How artificial intelligence is changing gastroenterology

Artificial intelligence is showing promise in gastroenterology, and physicians are taking notice. 

As the buzz about AI in the GI space grows, Benjamin Levy III, MD, a gastroenterologist at University of Chicago Medicine, told Becker's that more private practice and academic medical centers are likely going to be looking into implementing AI technology such as Medtronic's GI Genius. 

"A lot of practices are adding [GI Genius] to their platforms because they've seen other practices talk about it and it's receiving a lot of great media attention," Dr. Levy said.

Several hospitals and health systems, including Salt Lake City-based Intermountain, have also onboarded the technology.

GI Genius was the first, but it's not the only AI-driven polyp detection device on the market. Others include Iterative Health's Skout and Wision A.I.'s EndoScreener.

There is evidence that AI may improve the effectiveness of colonoscopies. A study in Gastroenterology found that using artificial intelligence during colonoscopies may help decrease adenoma miss rates.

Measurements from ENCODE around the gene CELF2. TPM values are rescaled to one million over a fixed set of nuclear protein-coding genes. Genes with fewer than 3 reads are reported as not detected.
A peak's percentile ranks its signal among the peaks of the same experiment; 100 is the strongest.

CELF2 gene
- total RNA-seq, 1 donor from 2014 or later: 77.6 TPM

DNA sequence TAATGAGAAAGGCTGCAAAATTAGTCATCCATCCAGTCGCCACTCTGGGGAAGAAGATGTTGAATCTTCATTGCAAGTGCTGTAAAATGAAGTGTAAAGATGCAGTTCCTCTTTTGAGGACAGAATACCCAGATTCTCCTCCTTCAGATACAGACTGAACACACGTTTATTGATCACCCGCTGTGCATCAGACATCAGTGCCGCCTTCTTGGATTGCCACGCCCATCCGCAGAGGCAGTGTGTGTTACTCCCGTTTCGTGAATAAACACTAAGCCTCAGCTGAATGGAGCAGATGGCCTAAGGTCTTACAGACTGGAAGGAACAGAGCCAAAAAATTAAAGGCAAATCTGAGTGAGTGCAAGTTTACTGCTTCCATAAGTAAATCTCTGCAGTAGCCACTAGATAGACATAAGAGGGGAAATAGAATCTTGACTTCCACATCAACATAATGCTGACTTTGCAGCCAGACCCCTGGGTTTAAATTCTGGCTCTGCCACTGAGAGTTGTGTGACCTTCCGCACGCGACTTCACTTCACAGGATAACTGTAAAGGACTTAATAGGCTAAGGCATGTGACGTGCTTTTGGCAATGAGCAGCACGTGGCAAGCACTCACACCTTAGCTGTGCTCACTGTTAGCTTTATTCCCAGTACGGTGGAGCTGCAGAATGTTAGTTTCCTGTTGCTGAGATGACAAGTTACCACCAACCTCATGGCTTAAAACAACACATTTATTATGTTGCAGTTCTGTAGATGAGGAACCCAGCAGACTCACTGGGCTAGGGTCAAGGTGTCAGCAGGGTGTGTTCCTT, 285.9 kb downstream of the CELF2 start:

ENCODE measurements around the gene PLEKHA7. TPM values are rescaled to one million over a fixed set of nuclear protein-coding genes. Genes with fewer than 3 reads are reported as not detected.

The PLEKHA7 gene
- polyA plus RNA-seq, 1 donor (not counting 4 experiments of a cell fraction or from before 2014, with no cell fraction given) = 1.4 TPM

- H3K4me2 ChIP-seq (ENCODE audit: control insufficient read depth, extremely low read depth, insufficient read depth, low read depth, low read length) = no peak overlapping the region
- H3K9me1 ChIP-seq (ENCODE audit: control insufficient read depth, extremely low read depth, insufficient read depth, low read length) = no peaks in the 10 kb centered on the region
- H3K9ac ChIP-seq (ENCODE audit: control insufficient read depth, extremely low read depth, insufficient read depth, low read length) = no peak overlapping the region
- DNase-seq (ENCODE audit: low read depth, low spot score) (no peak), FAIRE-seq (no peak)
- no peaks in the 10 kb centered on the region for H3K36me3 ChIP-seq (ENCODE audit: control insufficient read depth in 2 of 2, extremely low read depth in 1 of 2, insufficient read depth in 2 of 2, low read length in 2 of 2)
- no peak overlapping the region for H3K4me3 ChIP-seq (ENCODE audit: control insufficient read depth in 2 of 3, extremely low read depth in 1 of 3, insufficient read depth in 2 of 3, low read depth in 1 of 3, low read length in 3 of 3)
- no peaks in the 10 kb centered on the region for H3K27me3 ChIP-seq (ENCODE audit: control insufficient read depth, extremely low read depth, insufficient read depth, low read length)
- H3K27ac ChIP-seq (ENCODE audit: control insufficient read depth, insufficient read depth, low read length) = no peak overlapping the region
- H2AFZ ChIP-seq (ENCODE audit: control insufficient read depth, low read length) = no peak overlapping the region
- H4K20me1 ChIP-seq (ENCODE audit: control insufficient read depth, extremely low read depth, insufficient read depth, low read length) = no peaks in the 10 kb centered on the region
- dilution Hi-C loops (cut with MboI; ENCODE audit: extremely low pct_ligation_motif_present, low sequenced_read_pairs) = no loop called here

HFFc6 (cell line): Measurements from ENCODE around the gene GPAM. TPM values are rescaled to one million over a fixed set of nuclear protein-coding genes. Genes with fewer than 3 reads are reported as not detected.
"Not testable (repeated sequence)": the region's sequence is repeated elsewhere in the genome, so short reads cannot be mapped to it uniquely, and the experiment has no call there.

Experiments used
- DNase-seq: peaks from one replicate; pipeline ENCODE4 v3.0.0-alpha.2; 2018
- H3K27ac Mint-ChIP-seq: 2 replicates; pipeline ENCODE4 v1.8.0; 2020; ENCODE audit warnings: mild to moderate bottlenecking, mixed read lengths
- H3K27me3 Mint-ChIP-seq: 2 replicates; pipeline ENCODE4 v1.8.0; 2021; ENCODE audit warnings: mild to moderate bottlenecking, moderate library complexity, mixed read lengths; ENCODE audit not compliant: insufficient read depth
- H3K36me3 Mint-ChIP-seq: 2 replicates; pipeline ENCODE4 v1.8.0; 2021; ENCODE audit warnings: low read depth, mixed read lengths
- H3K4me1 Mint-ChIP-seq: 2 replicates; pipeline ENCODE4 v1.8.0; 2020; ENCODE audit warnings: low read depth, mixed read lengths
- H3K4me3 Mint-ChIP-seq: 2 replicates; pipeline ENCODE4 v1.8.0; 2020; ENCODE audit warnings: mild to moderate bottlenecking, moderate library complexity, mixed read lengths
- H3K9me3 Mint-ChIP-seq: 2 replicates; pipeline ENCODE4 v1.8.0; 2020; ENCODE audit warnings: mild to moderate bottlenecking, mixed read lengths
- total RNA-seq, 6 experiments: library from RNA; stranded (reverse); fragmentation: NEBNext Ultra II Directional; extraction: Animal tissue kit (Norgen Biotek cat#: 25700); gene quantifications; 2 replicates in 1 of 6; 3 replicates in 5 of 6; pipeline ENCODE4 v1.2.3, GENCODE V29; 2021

AI has the potential to not only benefit patients, but trainees as well, Dr. Levy said. 

"From an academic perspective, the artificial intelligence technology is amazing because it really has the potential to help our first-year fellows in training get even more experience because they are seeing polyps for the first time," Dr. Levy said. "Especially in that first year of training, it's able to help fine tune what is a polyp versus a fold that just looks a little bit abnormal."

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